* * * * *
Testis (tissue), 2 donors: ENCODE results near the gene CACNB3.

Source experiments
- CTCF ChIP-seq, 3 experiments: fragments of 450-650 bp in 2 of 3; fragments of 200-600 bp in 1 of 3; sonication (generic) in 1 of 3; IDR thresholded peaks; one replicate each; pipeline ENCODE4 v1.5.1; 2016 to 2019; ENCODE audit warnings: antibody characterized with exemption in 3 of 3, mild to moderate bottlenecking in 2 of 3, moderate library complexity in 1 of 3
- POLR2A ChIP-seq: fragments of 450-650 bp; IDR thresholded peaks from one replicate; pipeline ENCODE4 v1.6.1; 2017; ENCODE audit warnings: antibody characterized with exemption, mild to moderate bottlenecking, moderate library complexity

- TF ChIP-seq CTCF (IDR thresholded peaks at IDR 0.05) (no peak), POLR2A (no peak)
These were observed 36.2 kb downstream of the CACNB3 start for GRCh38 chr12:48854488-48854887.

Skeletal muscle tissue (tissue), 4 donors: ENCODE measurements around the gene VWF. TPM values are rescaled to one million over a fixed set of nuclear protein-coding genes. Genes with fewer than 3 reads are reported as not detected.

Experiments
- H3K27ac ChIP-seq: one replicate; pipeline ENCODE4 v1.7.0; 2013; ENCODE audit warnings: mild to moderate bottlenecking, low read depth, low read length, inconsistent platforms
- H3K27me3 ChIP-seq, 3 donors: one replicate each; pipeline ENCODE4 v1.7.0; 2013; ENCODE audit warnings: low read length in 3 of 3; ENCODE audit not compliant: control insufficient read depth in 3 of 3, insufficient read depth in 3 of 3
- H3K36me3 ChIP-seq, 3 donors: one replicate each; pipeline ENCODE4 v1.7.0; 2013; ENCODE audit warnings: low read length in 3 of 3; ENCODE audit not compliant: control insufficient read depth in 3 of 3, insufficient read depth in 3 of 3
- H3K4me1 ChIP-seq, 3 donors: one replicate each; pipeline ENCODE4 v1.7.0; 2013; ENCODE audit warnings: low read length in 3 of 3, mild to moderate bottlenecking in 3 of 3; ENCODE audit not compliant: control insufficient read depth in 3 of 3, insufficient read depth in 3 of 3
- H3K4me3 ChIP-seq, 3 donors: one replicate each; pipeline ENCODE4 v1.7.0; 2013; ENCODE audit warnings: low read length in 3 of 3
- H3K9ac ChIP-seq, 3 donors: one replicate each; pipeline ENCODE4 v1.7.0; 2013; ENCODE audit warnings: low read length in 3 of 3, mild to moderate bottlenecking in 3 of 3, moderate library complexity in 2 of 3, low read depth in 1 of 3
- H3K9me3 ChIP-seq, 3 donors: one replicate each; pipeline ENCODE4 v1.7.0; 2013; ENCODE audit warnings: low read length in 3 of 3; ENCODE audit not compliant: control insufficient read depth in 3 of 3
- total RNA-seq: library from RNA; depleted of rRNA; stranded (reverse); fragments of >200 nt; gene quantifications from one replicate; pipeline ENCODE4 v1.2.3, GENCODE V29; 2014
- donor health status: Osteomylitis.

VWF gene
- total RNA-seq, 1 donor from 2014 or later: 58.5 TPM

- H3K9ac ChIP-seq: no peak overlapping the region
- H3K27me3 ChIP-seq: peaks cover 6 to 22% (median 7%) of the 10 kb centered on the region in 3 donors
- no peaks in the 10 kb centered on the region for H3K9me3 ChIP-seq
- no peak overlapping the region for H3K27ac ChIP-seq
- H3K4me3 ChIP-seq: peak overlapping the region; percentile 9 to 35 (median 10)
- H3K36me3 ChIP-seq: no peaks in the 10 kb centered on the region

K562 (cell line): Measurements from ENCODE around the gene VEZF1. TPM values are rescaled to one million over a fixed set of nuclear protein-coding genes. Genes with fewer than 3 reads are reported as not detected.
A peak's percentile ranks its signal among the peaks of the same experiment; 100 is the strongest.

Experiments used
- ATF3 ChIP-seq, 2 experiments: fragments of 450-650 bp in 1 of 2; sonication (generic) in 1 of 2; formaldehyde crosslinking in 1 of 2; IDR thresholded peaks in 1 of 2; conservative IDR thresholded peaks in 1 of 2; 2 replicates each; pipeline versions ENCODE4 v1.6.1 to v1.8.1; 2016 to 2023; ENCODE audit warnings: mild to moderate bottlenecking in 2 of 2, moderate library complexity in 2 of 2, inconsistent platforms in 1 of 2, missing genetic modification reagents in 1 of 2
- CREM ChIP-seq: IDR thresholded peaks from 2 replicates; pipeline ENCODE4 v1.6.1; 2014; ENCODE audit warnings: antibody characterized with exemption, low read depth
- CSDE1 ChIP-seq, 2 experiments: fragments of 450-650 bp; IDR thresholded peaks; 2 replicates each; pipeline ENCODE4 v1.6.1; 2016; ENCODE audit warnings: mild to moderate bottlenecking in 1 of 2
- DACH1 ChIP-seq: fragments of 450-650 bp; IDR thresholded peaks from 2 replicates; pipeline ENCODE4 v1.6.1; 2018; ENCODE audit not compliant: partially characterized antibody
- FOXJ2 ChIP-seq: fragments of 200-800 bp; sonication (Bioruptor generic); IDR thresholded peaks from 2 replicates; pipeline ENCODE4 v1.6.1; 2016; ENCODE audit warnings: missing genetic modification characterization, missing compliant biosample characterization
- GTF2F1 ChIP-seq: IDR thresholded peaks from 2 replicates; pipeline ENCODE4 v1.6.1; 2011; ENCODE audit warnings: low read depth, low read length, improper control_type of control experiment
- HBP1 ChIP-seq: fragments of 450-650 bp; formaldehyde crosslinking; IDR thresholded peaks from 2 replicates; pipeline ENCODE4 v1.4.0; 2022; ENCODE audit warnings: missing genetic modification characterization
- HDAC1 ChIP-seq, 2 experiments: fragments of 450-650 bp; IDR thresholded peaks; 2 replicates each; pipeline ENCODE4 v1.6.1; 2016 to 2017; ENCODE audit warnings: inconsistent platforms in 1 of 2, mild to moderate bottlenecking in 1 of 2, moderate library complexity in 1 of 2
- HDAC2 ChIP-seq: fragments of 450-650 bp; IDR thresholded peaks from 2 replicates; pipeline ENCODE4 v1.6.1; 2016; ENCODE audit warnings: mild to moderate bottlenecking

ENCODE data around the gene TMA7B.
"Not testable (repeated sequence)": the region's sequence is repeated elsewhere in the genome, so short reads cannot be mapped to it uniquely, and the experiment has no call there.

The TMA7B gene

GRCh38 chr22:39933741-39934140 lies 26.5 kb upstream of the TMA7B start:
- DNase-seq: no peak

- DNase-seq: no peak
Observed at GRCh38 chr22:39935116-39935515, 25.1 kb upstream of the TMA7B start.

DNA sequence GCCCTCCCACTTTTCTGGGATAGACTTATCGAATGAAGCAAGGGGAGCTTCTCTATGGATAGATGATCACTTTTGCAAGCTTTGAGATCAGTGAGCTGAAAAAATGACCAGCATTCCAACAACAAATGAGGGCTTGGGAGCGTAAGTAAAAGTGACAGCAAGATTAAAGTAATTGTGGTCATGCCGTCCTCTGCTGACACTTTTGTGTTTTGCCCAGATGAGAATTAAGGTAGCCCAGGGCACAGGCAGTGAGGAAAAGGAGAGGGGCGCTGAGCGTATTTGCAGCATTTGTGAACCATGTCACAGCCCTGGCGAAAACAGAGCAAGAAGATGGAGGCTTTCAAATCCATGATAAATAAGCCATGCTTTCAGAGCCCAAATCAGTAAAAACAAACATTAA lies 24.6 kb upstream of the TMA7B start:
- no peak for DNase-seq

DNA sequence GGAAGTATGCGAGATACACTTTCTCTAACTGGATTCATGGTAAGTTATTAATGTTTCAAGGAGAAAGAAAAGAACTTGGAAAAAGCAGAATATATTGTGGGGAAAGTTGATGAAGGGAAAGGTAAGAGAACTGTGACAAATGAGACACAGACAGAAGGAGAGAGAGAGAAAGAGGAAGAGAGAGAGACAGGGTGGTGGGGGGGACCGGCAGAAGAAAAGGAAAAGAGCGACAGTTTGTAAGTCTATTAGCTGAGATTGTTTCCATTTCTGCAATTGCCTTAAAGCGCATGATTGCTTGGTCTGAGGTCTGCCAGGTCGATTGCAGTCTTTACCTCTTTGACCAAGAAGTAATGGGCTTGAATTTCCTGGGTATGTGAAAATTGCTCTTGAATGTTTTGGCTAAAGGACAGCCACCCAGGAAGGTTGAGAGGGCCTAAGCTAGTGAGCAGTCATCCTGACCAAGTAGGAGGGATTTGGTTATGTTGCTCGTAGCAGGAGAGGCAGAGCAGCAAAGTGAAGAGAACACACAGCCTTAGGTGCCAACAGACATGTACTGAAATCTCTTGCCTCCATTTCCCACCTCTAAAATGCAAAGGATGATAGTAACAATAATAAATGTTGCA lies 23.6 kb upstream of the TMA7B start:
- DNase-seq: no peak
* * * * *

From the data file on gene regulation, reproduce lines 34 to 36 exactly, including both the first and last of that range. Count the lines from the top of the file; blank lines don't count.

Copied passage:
- GTF2F1 ChIP-seq: IDR thresholded peaks from 2 replicates; pipeline ENCODE4 v1.6.1; 2011; ENCODE audit warnings: low read depth, low read length, improper control_type of control experiment
- HBP1 ChIP-seq: fragments of 450-650 bp; formaldehyde crosslinking; IDR thresholded peaks from 2 replicates; pipeline ENCODE4 v1.4.0; 2022; ENCODE audit warnings: missing genetic modification characterization
- HDAC1 ChIP-seq, 2 experiments: fragments of 450-650 bp; IDR thresholded peaks; 2 replicates each; pipeline ENCODE4 v1.6.1; 2016 to 2017; ENCODE audit warnings: inconsistent platforms in 1 of 2, mild to moderate bottlenecking in 1 of 2, moderate library complexity in 1 of 2